Caring for Your New Betta Fish
Feeding Your Betta
Bettas need a diet high in protein. Pet stores sell many different kinds of betta food, including floating pellets. You should try a few different types and alternative between them to give your betta some variation in its diet. Imagine if you had to eat the same food every day.
Bettas also like dried bloodworms and dried Daphnia. These foods are treats for bettas and can even be used in moderation for training. However, they should not be given to your betta every day, or used in place of pellets, because they do not contain all of the nutrients that your betta needs for proper growth.
Feed your betta once or perhaps twice a day and only give them as much food as they will eat in a few minutes. Extra food will go to waste and begin to rot, fouling the water.
Bettas are clever fish and will learn your routine. After a few days, they will begin to expect when they will be fed, swimming against the glass or even flaring their fins when they see you coming.
Bettas may even do this any time they see you, begging for extra food. If you feed your betta more than once a day, be sure to give very small portion sizes at a time. As we mentioned earlier, these beautiful fish are very much like dogs!
Plants, Decor and Environmental Enrichment for Betta Fish
Bettas need entertainment, just as you and I do. Imagine swimming around in a tiny tank all day – it wouldn’t be very fun if you never had anything else to do. Luckily, there are some ways you can enhance your tank to create a better quality of life for your betta.
A floating log toy or floating leaves, like these natural catappa leaves, are great ways to relieve boredom. They give your betta natural cover and since they are safe to put and leave in the tank, they will afford some entertainment when you’re not available to play. Bettas normally begin interacting with these toys within the day they are introduced.
Bettas love flat leaves that they float near or rest on the water surface. For this reason, many pet stores sell betta “leaf hammocks” that can be positioned near the surface.
Plastic and silk plants work well too, though silk plants are preferred. If you buy plastic plants, make sure that there are no sharp edges that can tear your bettas’ long, flowing fins. you should also ensure that any plastic is BPA-free and safe for use with these delicate fish.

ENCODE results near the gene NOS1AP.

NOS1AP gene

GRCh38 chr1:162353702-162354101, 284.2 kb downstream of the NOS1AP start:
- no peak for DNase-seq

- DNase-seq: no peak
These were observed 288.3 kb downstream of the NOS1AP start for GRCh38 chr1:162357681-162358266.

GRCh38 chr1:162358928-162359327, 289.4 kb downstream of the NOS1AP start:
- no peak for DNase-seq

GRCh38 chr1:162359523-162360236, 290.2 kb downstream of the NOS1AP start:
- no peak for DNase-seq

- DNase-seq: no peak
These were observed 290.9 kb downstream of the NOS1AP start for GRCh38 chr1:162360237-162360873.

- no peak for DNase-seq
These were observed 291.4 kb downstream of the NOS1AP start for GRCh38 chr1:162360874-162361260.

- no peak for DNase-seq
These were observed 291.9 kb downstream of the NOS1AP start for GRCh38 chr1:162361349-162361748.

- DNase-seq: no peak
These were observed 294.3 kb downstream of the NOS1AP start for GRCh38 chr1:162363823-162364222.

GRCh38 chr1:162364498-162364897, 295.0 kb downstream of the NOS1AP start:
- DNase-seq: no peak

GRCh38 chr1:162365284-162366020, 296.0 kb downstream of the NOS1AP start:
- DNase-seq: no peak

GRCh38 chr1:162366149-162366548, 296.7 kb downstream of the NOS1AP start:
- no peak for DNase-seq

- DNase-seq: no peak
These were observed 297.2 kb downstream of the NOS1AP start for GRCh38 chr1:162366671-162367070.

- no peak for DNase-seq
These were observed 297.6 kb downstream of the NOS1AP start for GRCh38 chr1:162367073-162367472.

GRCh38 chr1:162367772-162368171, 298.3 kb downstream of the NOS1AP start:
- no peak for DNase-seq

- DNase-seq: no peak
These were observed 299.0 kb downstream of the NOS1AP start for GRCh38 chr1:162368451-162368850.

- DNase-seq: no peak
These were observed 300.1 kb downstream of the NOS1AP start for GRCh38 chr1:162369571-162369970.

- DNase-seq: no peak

Verify that any other tank decoration, make sure that it has no sharp edges or small holes that your betta can get stuck in.
One way to do this is by adding betta balls to the bottom of the tank.
Betta Balls [Aegagropila linnaei, known as marimo (毬藻, literally “ball seaweed”) in Japanese and as Cladophora ball, lake ball, mossimo or moss ball in English] are beautiful marimos moss that are a great addition of color and interest for any sized tank. Bettas love to move things around and Betta Balls can be a great enrichment toy for any fish.
Bettas have been known to display improved behavior when natural toys are introduced to the tank. Choose items that mimic their natural habitat. Properly selected, they act as a shelter to a betta and assist by providing cover while spawning.
This floating mirror toy is a unique way to encourage your betta to exercise his fins via occular flare. While you never want to leave a mirror permanently affixed to the tank, placing a floating mirror on the water for a few minutes each day can help your fish feel like he’s in the wild.
Also, make sure that the plants and decorations do not fill the tank and leave your betta without room to swim or block access to the surface. Bettas need room to access the surface so they can use their labyrinth organ to breathe. If they cannot access the surface, they can actually drown. This is why many bettas like broad leaves to sit on just beneath the surface; it makes it easier for them to get air.
Illness in your Betta
Bettas live an average lifespan of five years. However, male bettas are put on the market when they are a few years old after their colors and fins develop, so be sure to keep this in mind when purchasing your betta.
Bettas that are kept in a container that is too small or not cleaned regularly may develop ammonia burns and fin rot from swimming in their own waste. The only way to protect against this is by giving your betta clean water and plenty of room to swim.
With proper care, bettas make rewarding pets and are the perfect introduction into the world of fish keeping.
Learn more about Fish and Aquariums:
- Getting Your First Goldfish: Things You Should Know
- A Guide to Fancy Goldfish Care
- A Fish Tale
- Keeping Pets Safe Without Power in Summer
- Introducing Your Child to their First Aquarium